such great mysteries, we for whom grief is so often
the source of our spirit's growth--: could we exist without them?
Is the legend meaningless that tells how, in the lament for Linus,
the daring first notes of song pierced through the barren numbness;
and then in the startled space which a youth as lovely as a god
has suddenly left forever, the Void felt for the first time
that harmony which now enraptures and comforts and helps us.

Friday, May 05, 2006

Trickster Poetry

Coyotes in Greenwich!

Here hedges are upholstered, each cobblestone
has an appointment, greening boughs aspire
in vain to Tudor style while even ramblers
know their place. And yet, we saw hibiscus
in high alarm, cat-slunk shivering it.

Coyotes invade. They claim to be the truth.
Black bears nose the bougainvillea, moving
eastward, indiscriminate, original.
Our sinks back up, our toilets will not drain,
our nature disobediently tends toward nature.

But we will have no blame, for we attend
our garbage as we always have, bury
and send away what could not prosper here.
In children's books we keep foxes and mice;
where are the Apaches to back us up?

Logically we sleep, though not in comfort
these days. Our wives keep turning in our beds
like roasting meat, the stones call out to us,
campfires fringe the Merritt. In our kitchens
pasta forks bare fangs, pans hang like scalps.

-- Julie Sheehan


There has been a lot of press about Stephen Colbert's performance at the White House Correspondent's Dinner. If you haven't seen it yet check it out here.


A couple weeks ago Dottie got a Urinary Tract Infection. After an emergency vet visit and a goodly amount of worry and money, things seem to be back to normal. After some research I am now a firm believer in giving her high-end canned food. This is a long ways from my childhood of throwing out the cheapest kibble possible to the barn cats. The main problem with kibble is that it has less than 10% moisture and the canned usually has around 75%. Cats evolved by getting almost all moisture from their food so it is almost impossible for a dry food fed cat to get the moisture it needs from a water bowl. This lack of water causes UTI's and a host of other problems. Additives and by-products are also a problem in dry and canned food so I've decided my precious kitty needs the most expensive food possible! We've been feeding her Wellness, but there are other good brands out there. Here are some links that go into the problem in more depth.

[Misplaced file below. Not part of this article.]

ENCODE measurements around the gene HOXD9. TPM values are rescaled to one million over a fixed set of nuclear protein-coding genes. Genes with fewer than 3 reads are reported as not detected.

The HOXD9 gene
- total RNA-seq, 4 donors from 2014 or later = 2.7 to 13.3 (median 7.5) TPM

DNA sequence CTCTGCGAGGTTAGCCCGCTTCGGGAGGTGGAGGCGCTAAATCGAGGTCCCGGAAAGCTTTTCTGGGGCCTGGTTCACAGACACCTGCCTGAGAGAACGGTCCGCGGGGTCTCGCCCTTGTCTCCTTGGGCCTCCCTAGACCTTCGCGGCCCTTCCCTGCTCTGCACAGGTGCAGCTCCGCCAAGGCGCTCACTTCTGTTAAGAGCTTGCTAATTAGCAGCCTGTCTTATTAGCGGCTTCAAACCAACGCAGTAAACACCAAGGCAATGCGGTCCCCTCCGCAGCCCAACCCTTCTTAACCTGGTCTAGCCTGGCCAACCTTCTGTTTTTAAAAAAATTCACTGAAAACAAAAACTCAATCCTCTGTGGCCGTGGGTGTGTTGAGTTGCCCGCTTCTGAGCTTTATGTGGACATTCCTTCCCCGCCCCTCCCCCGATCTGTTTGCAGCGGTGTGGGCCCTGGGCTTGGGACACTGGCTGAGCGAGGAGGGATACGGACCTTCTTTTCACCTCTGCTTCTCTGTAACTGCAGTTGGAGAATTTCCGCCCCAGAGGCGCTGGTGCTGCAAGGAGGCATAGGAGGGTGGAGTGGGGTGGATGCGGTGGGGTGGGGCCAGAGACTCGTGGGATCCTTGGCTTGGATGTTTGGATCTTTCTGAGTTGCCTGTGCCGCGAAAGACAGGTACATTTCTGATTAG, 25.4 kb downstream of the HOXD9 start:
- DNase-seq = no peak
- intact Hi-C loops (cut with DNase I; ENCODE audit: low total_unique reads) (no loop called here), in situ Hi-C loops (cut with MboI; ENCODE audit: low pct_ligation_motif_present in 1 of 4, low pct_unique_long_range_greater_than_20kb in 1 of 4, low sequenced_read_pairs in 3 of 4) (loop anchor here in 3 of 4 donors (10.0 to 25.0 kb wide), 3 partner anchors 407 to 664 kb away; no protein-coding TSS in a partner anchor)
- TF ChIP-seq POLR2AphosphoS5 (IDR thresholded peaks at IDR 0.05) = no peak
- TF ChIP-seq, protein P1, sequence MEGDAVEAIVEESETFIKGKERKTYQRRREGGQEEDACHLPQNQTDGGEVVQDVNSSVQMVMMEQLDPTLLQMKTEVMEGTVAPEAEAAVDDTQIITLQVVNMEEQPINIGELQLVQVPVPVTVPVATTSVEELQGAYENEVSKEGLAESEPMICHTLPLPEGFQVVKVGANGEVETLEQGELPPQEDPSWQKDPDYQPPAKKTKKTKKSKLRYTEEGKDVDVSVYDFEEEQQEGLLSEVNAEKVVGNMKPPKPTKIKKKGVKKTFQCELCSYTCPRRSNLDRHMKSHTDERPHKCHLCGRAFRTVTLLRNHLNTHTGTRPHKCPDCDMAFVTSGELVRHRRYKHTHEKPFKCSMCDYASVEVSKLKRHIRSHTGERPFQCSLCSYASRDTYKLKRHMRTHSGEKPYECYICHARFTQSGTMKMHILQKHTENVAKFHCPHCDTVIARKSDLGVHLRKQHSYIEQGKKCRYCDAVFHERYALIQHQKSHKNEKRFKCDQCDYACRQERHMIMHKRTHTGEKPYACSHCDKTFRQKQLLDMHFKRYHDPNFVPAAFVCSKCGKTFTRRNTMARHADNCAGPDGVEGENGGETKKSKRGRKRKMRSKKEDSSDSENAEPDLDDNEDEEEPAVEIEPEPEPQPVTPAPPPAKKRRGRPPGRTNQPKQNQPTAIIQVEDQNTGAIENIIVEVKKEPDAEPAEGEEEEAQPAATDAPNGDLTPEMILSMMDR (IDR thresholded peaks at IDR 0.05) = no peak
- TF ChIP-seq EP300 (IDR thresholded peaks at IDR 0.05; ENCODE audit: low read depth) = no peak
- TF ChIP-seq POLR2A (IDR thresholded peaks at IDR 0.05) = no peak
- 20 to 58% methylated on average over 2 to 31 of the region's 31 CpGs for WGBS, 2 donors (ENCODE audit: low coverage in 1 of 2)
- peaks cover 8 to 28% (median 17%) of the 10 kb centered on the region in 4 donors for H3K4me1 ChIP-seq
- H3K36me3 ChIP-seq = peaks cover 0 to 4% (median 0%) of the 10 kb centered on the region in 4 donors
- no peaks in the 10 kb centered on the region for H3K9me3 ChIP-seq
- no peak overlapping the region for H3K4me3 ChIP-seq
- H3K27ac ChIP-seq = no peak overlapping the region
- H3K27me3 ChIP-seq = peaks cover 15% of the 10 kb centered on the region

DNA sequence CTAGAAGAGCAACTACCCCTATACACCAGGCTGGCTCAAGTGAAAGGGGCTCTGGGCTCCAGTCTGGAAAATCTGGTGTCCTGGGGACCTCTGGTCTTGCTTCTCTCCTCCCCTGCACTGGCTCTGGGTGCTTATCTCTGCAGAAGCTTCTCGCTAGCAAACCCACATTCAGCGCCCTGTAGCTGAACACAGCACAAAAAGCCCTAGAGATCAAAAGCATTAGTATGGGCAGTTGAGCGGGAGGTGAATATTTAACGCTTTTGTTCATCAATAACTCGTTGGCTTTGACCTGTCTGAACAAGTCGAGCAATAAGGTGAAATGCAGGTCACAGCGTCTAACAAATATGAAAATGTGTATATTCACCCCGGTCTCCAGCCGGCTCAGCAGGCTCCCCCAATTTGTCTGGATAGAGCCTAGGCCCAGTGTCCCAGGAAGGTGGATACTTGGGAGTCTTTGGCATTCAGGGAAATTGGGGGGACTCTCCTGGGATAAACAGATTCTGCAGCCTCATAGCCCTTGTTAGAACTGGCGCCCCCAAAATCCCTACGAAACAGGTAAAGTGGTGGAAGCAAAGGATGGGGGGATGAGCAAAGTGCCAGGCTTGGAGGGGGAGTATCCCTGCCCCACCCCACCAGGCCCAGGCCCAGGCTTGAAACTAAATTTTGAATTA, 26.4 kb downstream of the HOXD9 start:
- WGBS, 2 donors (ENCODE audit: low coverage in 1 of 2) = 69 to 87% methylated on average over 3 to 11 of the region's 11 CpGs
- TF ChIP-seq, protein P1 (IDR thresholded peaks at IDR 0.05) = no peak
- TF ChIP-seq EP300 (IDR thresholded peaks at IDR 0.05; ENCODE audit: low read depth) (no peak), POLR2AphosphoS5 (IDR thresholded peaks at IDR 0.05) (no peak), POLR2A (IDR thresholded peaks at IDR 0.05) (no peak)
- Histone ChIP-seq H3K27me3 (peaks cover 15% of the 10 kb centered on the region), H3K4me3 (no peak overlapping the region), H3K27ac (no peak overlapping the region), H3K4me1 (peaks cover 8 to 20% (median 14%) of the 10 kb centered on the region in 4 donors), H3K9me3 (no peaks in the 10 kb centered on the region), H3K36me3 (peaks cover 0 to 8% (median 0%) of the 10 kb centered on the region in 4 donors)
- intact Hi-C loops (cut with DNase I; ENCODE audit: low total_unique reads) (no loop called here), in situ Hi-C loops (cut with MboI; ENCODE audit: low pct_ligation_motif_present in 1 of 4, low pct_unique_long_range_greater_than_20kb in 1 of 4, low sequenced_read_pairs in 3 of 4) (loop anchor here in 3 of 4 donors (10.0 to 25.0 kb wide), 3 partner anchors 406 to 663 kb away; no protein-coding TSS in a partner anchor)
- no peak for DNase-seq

• Max's House

  • Open Letter to Vets

  • Holisticat

  • More Holisticat

  • Cats live twenty years on dehydrated diseased cow parts all the time, but I feel like I should do the best I can since I have her locked up in this apartment.

    Thursday, May 04, 2006

    Evan S. Connell

    I just started reading "Notes From A Bottle Found On The Beach At Carmel" by Evan S. Connell. Wow! is all I can say. I can't wait to try out his other books.

  • More Evan S. Connell
  • Wednesday, May 03, 2006

    Falling George

    Here's a random screen shot from the planet dan website.

  • Georgie
  • Tuesday, May 02, 2006

    Quote Today

    "In a way, words are continually trying to displace our experience." -- Ted Hughes

    Poetry Today

    Barbed Wire

    One summer afternoon when nothing much
    was happening, they were standing around
    a tractor beside the barn while a horse
    in the field poked his head between two strands
    of the barbed-wire fence to get at the grass
    along the lane, when it happened-something

    they passed around the wood stove late at night
    for years, but never could explain-someone
    may have dropped a wrench into the toolbox
    or made a sudden move, or merely thought
    what might happen if the horse got scared, and
    then he did get scared, jumped sideways and ran

    down the fence line, leaving chunks of his throat
    skin and hair on every barb for ten feet
    before he pulled free and ran a short way
    into the field, stopped and planted his hoofs
    wide apart like a sawhorse, hung his head
    down as if to watch his blood running out,

    almost as if he were about to speak
    to them, who almost thought he could regret
    that he no longer had the strength to stand,
    then shuddered to his knees, fell on his side,
    and gave up breathing while the dripping wire
    hummed like a bowstring in the splintered air.

    --Henry Taylor

    Monday, May 01, 2006

    Walter Meayers Edwards

    I've been trying to find out what is going on in this photo by Walter Meayers Edwards. No luck as of yet.

    Does everyone think their "culture" is bland? I want to worship animals. Maybe I would start eating them then. As of now I feel fairly disconnected and wouldn't feel good about eating prepackaged meat stuff. What I wouldn't give for a garden!!